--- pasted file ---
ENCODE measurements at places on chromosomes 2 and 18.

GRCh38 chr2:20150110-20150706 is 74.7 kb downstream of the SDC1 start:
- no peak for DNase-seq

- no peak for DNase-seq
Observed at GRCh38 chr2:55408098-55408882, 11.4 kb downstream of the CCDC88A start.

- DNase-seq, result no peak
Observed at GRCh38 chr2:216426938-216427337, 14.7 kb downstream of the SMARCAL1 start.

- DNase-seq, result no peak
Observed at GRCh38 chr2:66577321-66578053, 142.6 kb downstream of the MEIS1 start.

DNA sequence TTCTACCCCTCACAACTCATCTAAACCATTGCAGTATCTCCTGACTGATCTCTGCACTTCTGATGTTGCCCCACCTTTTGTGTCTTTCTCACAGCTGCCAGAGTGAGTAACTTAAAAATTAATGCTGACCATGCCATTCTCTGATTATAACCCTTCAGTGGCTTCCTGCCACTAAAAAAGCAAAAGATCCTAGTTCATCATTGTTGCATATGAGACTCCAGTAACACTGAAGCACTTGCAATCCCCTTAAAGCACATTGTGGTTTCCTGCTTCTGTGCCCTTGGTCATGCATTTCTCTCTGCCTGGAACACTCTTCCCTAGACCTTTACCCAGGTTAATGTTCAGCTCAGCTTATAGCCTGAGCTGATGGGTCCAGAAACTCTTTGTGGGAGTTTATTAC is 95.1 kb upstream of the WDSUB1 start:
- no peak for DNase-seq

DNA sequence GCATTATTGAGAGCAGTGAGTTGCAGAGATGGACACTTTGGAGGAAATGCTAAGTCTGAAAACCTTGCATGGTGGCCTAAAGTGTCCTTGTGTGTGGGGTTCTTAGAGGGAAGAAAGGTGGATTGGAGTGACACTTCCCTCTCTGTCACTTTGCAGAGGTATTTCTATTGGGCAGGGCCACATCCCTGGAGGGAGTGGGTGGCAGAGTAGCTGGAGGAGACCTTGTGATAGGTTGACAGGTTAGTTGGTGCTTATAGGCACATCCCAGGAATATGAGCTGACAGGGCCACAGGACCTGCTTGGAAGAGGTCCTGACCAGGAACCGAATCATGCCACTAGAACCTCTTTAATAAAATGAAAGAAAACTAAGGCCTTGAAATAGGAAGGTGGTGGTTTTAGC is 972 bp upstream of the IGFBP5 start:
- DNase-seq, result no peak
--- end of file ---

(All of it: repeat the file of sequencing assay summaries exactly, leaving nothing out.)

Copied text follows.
ENCODE measurements at places on chromosomes 2 and 18.

GRCh38 chr2:20150110-20150706 is 74.7 kb downstream of the SDC1 start:
- no peak for DNase-seq

- no peak for DNase-seq
Observed at GRCh38 chr2:55408098-55408882, 11.4 kb downstream of the CCDC88A start.

- DNase-seq, result no peak
Observed at GRCh38 chr2:216426938-216427337, 14.7 kb downstream of the SMARCAL1 start.

- DNase-seq, result no peak
Observed at GRCh38 chr2:66577321-66578053, 142.6 kb downstream of the MEIS1 start.

DNA sequence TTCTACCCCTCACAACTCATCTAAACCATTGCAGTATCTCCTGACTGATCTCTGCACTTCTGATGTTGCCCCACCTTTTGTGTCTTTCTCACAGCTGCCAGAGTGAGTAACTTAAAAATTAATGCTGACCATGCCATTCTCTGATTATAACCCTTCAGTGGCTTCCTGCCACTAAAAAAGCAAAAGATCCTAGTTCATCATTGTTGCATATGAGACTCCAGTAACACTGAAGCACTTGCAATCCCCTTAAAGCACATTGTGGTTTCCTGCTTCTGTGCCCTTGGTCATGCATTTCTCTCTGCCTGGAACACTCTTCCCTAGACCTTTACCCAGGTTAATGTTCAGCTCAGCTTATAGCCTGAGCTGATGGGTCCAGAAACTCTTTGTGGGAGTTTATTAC is 95.1 kb upstream of the WDSUB1 start:
- no peak for DNase-seq

DNA sequence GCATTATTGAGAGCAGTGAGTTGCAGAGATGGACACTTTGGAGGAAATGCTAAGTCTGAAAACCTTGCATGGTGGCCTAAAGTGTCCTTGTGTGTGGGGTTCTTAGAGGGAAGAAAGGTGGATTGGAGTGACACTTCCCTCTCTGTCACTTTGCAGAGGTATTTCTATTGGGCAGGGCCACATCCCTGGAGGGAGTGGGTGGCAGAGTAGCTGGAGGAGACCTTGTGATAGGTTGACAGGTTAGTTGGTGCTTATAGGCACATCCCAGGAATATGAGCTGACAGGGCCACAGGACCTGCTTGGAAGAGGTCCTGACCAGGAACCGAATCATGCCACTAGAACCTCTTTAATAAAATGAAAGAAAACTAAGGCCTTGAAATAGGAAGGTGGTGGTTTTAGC is 972 bp upstream of the IGFBP5 start:
- DNase-seq, result no peak